For full functionality of this site it is necessary to enable JavaScript. Here are the instructions how to enable JavaScript in your web browser.
SIMS21, Poland 2017 - Richard Morris abstract

Richard Morris oral presentation (SN1-Mon2-3-2)

Interface profiling to sub-nm precision using uleSIMS

Richard Morris1, Thomas Hase2, Ana Sanchez2, George Rowlands2

1 imec, Kapeldreef 75, 3001 Leuven, Belgium
2 University of Warwick, Gibbet Hill Road, CV4 7AL Coventry, United Kingdom


Ultra low energy secondary ion mass spectrometry (uleSIMS) offers nanometre depth resolution combined with excellent detection sensitivity. However, even for the lowest useable beam energy, the resulting probe sample interaction process will still modify the resulting profile shape. Silicon germanium alloys have significantly improved semiconductor device technology [1] with the advances in epitaxial growth being a significant enabler by allowing the Si/Ge ratio and layer thickness to be controlled and varied at the nanometre scale. Although semiconductor devices are often manipulated through modification of the electronic band structure, additional tailoring is possible by varying the layer thickness, matrix composition and dopant. However, another critical parameter to modern device functionality and its subsequent exploitation is the quality of any buried interfaces. Measuring and quantifying such buried interfaces with atomic resolution is however extremely challenging.

For this study a superficial ~30 nm thick Si1-xGex (x = 0.27) layer on Si sample prepared using chemical vapour deposition was used. Numerous depth profiles were taken using an Atomika 4500 utilising a normal incidence primary O2+ beam with energies in the range 0.25 2.5 keV. All the SIMS profiles were subsequently linearized by accounting for the well understood matrix effects on the Ge ion yield and erosion rate with primary ion beam energy.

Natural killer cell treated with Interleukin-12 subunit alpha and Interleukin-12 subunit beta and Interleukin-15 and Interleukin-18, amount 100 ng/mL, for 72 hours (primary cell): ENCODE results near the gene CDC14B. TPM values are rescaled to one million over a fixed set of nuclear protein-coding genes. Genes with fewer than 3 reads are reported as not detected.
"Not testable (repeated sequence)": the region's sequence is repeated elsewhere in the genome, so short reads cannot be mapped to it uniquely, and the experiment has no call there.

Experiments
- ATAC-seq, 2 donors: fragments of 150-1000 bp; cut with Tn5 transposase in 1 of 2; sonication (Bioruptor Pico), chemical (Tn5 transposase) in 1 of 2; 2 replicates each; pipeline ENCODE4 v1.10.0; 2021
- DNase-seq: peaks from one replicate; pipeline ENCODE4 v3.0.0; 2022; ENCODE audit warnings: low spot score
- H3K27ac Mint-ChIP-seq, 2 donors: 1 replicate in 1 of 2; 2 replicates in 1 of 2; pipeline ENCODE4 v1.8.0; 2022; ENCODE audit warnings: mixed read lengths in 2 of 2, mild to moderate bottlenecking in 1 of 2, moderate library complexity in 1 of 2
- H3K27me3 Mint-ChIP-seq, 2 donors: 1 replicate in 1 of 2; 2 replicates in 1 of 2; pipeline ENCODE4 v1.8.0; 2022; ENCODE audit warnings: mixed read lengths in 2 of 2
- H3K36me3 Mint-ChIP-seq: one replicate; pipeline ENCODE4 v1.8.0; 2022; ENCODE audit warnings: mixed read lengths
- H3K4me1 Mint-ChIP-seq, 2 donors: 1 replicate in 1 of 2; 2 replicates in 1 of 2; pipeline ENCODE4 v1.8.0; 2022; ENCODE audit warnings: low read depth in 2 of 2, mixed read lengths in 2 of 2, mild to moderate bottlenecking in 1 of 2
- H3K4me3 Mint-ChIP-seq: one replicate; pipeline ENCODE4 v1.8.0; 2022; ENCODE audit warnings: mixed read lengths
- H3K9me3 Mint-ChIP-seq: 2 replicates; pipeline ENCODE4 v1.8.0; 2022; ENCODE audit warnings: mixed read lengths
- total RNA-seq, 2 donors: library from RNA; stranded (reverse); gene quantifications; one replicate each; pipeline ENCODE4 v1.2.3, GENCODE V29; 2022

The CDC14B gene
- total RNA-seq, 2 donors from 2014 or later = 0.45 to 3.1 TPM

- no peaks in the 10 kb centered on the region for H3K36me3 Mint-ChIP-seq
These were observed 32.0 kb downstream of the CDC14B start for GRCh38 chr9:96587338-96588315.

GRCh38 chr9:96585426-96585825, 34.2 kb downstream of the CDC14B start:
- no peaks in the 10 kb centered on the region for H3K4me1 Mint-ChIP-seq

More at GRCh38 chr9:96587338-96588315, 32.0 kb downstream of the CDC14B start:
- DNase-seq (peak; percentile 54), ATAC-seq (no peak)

To parameterize the SIMS response function and simplify the convolution process, a simplistic double exponential function was adopted. A methodology using simultaneous fitting of the resulting SIMS profiles was subsequently performed and the intrinsic sample interface profile determined to sub-nm precision [2]. To benchmark our findings, HAADF-STEM analysis of the same interface was performed using a spherical aberration corrected JEOL 2100F microscope operating at 200 kV. Our intrinsic interface parameters were found to be in excellent agreement with those determined independently from the HAADF-STEM data.

[1] D. J. Paul, Semicond. Sci. Technol. 19, 2004 R75–R108.

[2] R. J. H. Morris et al, J. Am. Mass Spectrom, 27, 2016, 1694 1702.